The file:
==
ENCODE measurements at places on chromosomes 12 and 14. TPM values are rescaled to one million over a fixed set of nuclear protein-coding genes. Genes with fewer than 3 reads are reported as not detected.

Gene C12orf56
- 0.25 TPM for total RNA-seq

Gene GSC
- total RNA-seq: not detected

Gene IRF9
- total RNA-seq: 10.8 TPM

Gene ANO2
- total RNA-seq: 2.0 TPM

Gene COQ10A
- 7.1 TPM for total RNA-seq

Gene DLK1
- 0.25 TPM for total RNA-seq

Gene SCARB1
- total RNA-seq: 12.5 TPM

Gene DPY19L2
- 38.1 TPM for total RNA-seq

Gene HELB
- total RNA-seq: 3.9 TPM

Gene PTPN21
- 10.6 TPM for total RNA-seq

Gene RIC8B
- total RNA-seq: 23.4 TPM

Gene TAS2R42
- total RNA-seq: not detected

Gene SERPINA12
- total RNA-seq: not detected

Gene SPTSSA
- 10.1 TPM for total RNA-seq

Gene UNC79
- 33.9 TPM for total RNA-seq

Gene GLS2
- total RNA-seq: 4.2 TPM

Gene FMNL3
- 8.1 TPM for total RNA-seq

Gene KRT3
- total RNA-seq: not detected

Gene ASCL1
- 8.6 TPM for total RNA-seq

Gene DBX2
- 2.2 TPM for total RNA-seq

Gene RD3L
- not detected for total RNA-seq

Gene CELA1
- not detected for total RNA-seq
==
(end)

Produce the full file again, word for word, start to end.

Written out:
ENCODE measurements at places on chromosomes 12 and 14. TPM values are rescaled to one million over a fixed set of nuclear protein-coding genes. Genes with fewer than 3 reads are reported as not detected.

Gene C12orf56
- 0.25 TPM for total RNA-seq

Gene GSC
- total RNA-seq: not detected

Gene IRF9
- total RNA-seq: 10.8 TPM

Gene ANO2
- total RNA-seq: 2.0 TPM

Gene COQ10A
- 7.1 TPM for total RNA-seq

Gene DLK1
- 0.25 TPM for total RNA-seq

Gene SCARB1
- total RNA-seq: 12.5 TPM

Gene DPY19L2
- 38.1 TPM for total RNA-seq

Gene HELB
- total RNA-seq: 3.9 TPM

Gene PTPN21
- 10.6 TPM for total RNA-seq

Gene RIC8B
- total RNA-seq: 23.4 TPM

Gene TAS2R42
- total RNA-seq: not detected

Gene SERPINA12
- total RNA-seq: not detected

Gene SPTSSA
- 10.1 TPM for total RNA-seq

Gene UNC79
- 33.9 TPM for total RNA-seq

Gene GLS2
- total RNA-seq: 4.2 TPM

Gene FMNL3
- 8.1 TPM for total RNA-seq

Gene KRT3
- total RNA-seq: not detected

Gene ASCL1
- 8.6 TPM for total RNA-seq

Gene DBX2
- 2.2 TPM for total RNA-seq

Gene RD3L
- not detected for total RNA-seq

Gene CELA1
- not detected for total RNA-seq